“I think that’s an aspect we’re missing from these athletes who specialized in one sport growing up. Those that grew up playing multiple sports have a broader vision and appreciation for what’s needed.”
Still, Aldridge had to wait until his senior season to become the Wildcats’ clear-cut go-to guy. With a solid post game and a strong shooting touch, he nonetheless deferred to senior Tyler Kalinoski as a freshman and then spent his sophomore and junior seasons playing Robin to star guard Jack Gibbs’ Batman.
But there was never a chance that Aldridge wasn’t going to be ready to take over as a senior. Not with how he’s worked at and developed his game throughout his career. He also weighs 225 pounds now, 40 pounds heavier than he was in high school.
Wildcats guard Rusty Reigel saw an early sign that Aldridge’s senior season would be special. It came about 10 days after their junior season ended.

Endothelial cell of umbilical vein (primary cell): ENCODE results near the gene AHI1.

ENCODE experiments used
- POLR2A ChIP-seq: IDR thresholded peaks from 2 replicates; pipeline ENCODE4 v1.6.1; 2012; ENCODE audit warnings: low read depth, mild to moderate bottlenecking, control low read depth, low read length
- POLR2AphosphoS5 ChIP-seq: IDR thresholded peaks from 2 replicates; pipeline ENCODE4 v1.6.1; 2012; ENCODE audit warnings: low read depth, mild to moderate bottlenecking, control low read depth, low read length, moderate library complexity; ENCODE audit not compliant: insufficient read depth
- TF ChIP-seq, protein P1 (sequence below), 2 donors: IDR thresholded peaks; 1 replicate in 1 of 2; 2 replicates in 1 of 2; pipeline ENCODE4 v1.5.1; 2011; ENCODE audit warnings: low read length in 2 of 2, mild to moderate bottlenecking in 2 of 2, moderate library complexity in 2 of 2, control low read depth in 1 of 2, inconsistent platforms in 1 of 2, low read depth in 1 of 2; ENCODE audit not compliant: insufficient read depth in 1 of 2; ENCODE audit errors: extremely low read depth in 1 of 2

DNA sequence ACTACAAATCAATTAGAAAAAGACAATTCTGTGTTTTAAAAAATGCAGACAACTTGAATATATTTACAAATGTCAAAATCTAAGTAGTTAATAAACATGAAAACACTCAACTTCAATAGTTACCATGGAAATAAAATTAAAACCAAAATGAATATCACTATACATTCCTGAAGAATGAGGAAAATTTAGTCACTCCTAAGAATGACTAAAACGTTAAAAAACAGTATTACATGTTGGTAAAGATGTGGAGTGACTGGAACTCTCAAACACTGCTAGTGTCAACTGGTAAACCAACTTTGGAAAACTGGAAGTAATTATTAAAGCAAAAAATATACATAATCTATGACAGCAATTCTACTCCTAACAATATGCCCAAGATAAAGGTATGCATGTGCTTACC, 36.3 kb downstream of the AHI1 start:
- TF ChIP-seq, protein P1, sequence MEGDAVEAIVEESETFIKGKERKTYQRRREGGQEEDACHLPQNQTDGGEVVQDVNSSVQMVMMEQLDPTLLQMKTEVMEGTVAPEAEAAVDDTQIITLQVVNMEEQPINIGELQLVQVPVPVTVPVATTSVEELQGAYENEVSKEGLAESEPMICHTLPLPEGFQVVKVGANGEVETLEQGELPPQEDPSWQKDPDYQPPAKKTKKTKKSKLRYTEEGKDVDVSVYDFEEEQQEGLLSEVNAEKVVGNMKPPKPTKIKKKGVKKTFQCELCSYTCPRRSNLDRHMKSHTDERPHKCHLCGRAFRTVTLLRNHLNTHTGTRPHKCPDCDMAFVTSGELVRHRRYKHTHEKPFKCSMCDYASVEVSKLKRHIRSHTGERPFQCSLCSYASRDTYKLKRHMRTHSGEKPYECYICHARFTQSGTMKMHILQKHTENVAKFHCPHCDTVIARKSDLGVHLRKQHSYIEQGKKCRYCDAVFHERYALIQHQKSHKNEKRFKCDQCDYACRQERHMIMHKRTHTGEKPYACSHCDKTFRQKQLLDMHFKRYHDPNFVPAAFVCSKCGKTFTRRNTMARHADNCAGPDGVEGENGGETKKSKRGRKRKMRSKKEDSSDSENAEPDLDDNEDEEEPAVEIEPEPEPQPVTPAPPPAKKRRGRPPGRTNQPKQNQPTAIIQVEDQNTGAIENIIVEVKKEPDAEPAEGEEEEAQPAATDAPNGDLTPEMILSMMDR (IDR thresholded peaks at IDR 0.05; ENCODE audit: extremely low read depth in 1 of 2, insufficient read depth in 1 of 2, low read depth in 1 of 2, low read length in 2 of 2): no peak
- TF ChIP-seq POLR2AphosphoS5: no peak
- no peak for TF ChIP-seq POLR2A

“At the end of last season, I was beat, so I took about a week and a half off,” Reigel said. “Sleeping, relaxing, what you do after a long season. When I came back, we were messing around, playing pickup. I was used to Peyton always posting me up. But then he starts hitting guys with double-crossover step-backs from beyond the NBA (3-point) line.
“I’m like, ‘What? He’s been in here every day since the season’s been over.’ So you see him out there this season hitting these jab-step 3s. That’s where that came from.”
Aldridge (21.3 points per game) led the A-10 in scoring this season. He became the fifth player in Davidson history to score 2,000-plus points in his career and his 2,087 points trail only Stephen Curry and John Gerdy on the school’s all-time list.
Aldridge’s prospects of playing professionally are strong. Although he’s unlikely to be taken in the NBA’s two-round draft, he will likely get a shot at making some team’s roster. Also, McKillop has a sterling record of placing Wildcats players overseas.
But for now, there’s the A-10 tournament, an event the Wildcats need to win if they are to get a bid to the NCAA tournament for the first time since Aldridge’s freshman season. Failing that, Davidson could be a logical choice for the National Invitation Tournament.
“Freshman season seems like a long time ago, but it also seems like a blink-of-the-eye,” Aldridge said. “As much as it’s been a great time, there’s still more to do.”
David Scott: @davidscott14
Top 10 guy
Peyton Aldridge is in the top 10 in the Atlantic 10 in several statistical categories (per game):